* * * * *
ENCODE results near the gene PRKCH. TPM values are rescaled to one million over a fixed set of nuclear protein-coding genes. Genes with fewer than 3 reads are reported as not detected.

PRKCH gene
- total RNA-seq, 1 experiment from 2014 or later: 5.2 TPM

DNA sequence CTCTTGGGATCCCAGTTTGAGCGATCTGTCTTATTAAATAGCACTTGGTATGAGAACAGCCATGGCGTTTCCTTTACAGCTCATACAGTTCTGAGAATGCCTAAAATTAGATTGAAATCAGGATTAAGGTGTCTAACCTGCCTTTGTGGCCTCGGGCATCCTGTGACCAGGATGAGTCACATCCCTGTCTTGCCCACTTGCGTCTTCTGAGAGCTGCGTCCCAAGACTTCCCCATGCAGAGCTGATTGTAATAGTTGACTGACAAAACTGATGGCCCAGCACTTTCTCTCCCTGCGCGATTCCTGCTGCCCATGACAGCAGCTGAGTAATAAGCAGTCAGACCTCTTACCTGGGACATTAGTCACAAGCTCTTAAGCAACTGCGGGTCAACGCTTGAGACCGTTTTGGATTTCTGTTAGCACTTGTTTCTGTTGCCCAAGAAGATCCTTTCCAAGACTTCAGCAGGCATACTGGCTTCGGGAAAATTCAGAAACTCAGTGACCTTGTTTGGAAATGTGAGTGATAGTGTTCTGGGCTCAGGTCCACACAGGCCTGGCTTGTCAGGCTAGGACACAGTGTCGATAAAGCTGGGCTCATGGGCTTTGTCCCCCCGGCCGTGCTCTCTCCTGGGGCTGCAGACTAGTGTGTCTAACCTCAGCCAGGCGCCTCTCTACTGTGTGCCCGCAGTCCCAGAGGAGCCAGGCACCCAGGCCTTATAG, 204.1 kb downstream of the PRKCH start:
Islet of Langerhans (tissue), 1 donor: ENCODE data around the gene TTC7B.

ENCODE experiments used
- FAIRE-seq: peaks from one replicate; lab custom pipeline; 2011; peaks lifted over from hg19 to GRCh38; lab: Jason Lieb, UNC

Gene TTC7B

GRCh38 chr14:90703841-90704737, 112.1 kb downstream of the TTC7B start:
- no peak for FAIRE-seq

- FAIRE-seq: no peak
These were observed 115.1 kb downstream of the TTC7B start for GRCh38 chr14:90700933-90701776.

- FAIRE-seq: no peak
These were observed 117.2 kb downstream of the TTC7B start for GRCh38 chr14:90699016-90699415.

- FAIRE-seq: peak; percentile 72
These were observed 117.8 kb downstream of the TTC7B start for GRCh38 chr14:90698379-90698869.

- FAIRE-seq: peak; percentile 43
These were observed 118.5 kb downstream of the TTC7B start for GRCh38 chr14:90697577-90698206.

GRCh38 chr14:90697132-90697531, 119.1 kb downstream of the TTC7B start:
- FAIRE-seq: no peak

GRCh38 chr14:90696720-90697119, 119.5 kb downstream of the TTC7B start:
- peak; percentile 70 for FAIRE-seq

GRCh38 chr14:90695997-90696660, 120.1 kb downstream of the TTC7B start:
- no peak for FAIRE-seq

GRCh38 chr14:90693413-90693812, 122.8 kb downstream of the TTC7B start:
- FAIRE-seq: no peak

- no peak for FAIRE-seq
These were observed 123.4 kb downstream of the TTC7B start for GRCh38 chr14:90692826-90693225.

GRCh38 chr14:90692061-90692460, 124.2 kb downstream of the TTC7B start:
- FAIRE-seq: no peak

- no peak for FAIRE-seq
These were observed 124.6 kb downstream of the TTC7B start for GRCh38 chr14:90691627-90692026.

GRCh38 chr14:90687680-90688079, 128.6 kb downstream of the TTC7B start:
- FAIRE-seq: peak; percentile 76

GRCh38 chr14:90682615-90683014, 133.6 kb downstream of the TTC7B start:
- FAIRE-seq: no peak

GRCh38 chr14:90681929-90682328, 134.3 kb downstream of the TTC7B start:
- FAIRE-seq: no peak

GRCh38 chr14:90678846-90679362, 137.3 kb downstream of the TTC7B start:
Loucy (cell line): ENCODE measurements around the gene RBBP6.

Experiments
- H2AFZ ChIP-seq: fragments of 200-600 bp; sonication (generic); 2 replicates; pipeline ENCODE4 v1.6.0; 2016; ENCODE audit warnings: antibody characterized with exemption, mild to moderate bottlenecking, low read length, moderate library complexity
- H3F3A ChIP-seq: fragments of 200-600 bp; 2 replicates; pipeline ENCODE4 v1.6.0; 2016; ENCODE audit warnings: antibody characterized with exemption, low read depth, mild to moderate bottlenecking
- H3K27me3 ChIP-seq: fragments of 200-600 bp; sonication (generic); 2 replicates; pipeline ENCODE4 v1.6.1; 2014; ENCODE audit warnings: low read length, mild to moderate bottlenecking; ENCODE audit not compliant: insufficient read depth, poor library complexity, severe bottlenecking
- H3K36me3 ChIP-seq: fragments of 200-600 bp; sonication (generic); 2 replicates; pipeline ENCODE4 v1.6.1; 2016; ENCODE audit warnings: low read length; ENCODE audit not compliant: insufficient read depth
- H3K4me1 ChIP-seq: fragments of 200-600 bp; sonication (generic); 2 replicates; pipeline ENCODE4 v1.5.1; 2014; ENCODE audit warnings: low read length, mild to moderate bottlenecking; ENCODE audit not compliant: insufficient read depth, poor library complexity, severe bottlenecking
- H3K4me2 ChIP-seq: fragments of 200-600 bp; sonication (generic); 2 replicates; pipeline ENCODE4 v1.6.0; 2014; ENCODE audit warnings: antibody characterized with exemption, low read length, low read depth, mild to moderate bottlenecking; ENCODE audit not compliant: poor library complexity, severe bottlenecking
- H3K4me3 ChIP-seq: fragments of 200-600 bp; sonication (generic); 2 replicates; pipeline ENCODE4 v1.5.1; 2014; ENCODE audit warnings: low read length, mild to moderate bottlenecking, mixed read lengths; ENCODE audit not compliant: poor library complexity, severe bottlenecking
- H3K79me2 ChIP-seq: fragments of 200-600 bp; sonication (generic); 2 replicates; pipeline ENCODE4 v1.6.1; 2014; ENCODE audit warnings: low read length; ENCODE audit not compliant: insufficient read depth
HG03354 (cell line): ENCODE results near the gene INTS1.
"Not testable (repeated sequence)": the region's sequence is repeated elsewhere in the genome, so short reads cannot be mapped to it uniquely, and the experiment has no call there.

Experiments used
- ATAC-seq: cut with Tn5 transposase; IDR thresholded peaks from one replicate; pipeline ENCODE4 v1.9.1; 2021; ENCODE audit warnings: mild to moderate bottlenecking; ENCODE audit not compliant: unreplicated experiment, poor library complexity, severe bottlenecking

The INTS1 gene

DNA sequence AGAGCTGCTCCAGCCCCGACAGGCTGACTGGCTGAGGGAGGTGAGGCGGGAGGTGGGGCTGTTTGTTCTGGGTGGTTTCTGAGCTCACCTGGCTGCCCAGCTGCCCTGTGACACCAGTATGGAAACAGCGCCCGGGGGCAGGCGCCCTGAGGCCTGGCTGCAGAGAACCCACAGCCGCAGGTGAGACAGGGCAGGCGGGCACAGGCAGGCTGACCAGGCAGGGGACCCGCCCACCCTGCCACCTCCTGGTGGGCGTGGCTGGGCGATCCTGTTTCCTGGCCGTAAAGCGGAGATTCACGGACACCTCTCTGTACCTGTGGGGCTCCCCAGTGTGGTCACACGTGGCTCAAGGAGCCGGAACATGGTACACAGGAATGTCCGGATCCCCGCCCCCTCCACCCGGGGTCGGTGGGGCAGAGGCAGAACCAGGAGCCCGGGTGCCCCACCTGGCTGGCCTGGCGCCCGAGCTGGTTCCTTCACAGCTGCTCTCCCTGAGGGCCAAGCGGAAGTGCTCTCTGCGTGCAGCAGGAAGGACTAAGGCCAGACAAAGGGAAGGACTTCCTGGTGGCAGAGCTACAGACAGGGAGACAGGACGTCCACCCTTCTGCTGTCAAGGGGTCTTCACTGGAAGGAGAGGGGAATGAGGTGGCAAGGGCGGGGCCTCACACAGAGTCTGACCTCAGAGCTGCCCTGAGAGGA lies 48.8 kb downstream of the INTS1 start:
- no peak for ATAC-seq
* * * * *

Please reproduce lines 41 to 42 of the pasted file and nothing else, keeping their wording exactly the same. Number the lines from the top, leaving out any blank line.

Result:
Experiments
- H2AFZ ChIP-seq: fragments of 200-600 bp; sonication (generic); 2 replicates; pipeline ENCODE4 v1.6.0; 2016; ENCODE audit warnings: antibody characterized with exemption, mild to moderate bottlenecking, low read length, moderate library complexity